Barry Salzman, who has headed up the unit - which had made up a core part of the company's revenues in its early days -- will be replaced by Jeffrey Silverman. Salzman was not immediately available for comment.
Silverman has been with the company's U.S. media business for four years, a company spokesman said.
The move comes as the New York-based company attempts to diversify its revenue streams in a bid to make money at a time ad spending has dried up amid economic uncertainty.
"If you took away our media business, we'd be a profitable company," Chief Financial Officer Bruce Dalziel said at a JP Morgan conference earlier in the week. "We're having the most challenges in our international media business."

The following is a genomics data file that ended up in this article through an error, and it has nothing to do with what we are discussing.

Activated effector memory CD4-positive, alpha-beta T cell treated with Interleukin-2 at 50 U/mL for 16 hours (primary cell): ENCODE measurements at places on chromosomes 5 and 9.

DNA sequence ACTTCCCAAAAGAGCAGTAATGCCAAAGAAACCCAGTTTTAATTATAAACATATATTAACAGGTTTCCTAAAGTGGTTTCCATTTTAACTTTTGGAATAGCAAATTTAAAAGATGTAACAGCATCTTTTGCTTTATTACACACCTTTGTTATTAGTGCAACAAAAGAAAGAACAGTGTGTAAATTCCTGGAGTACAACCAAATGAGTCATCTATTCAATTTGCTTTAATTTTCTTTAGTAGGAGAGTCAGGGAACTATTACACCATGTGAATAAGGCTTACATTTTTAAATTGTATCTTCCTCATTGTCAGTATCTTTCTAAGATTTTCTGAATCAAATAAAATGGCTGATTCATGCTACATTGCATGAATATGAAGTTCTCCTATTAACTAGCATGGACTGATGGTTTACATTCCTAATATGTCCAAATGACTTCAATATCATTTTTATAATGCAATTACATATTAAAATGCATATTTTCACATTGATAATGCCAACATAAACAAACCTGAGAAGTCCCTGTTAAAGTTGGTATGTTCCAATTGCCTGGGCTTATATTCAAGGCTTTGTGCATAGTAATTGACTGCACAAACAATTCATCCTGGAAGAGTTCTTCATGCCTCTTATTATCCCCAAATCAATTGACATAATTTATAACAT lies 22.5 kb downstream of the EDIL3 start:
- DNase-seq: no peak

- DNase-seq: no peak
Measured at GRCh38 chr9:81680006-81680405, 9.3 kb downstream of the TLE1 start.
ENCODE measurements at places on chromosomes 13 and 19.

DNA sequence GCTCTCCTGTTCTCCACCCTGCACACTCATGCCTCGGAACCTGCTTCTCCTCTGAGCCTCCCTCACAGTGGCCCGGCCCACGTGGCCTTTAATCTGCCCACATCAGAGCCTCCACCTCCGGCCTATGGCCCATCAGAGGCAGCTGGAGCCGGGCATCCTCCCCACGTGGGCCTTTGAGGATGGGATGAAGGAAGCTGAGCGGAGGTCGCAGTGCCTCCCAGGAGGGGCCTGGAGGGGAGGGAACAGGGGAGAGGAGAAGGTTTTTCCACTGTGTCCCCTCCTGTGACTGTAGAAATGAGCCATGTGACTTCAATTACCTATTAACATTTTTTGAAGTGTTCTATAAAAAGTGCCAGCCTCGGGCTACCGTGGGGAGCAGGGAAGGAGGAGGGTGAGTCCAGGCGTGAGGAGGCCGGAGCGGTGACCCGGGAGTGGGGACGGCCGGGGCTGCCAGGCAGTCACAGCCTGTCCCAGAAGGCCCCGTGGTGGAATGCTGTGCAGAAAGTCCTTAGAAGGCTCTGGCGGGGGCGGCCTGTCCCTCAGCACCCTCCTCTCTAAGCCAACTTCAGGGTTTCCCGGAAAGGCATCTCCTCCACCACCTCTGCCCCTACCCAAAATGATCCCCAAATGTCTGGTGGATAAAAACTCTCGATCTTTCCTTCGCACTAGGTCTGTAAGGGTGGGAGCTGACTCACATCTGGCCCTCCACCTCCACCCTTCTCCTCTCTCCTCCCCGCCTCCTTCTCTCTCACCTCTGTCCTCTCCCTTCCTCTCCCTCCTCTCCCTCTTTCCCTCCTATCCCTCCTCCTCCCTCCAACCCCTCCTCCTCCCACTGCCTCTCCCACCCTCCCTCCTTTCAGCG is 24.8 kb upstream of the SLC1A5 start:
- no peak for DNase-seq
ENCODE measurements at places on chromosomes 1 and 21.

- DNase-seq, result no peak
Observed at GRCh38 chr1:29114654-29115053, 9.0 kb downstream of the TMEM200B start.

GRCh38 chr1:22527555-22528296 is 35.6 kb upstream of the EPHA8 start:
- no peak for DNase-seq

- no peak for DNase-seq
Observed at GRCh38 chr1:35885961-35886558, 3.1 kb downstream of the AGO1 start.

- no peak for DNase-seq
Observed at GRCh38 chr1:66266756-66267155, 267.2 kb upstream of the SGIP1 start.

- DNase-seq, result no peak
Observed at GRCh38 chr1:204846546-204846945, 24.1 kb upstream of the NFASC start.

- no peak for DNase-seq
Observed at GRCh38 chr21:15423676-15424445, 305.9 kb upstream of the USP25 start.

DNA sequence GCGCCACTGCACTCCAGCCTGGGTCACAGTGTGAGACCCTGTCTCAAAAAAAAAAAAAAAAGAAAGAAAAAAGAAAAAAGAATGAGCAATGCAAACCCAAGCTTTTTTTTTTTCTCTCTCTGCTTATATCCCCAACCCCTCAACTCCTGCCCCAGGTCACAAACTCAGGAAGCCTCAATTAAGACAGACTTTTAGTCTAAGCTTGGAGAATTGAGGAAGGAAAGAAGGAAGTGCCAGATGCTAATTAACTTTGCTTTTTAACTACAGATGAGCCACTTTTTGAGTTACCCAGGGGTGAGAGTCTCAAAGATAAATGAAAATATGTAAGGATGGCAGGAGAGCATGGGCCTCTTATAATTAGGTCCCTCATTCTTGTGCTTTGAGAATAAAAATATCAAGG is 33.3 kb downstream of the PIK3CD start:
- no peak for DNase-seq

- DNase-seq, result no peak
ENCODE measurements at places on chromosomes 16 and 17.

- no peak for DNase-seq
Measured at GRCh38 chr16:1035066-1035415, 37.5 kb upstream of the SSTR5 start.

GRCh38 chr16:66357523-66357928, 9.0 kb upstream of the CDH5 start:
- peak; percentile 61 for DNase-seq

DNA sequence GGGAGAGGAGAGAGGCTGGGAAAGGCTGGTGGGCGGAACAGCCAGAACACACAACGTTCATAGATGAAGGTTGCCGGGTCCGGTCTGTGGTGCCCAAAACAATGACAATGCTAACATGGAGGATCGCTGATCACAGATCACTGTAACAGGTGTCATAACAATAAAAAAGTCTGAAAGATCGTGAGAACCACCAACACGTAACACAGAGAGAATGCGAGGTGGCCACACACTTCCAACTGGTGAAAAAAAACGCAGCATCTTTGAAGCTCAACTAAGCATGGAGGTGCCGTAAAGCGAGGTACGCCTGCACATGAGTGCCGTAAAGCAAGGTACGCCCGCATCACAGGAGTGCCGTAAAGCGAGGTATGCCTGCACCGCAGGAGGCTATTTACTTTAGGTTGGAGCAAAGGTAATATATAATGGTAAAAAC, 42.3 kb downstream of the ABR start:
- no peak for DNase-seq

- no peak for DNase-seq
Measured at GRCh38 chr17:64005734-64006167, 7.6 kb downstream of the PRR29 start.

Salomon Smith Barney analyst Lanny Baker said in a research note Thursday that the rise in DoubleClick's shares this week was partly attributed to the perception the company might exit the ad sales network part of its media business.
"We believe that the Media unit's relatively small size, structurally lower gross profit margins, current unprofitability and long-term competitive dynamics mean that it is nonessential to DoubleClick's long-term growth strategy," Baker said in the note.
The company spokesman would not comment on the perception that DoubleClick may exit the media business.
In October, DoubleClick cut much of its media staff as it contended with the downturn. The company, a market darling during the dot-com boom, has been trimming jobs throughout the year.
It has also been increasing its focus on its e-mail marketing and technology business and been buying up smaller players. It revised a deal to buy e-mail marketing firm MessageMedia Inc. in October, slashing its price by almost 80 percent to about $9 million.
Shares of DoubleClick closed off 6 cents at $8.34 but were up nearly 19 percent since the beginning of this week.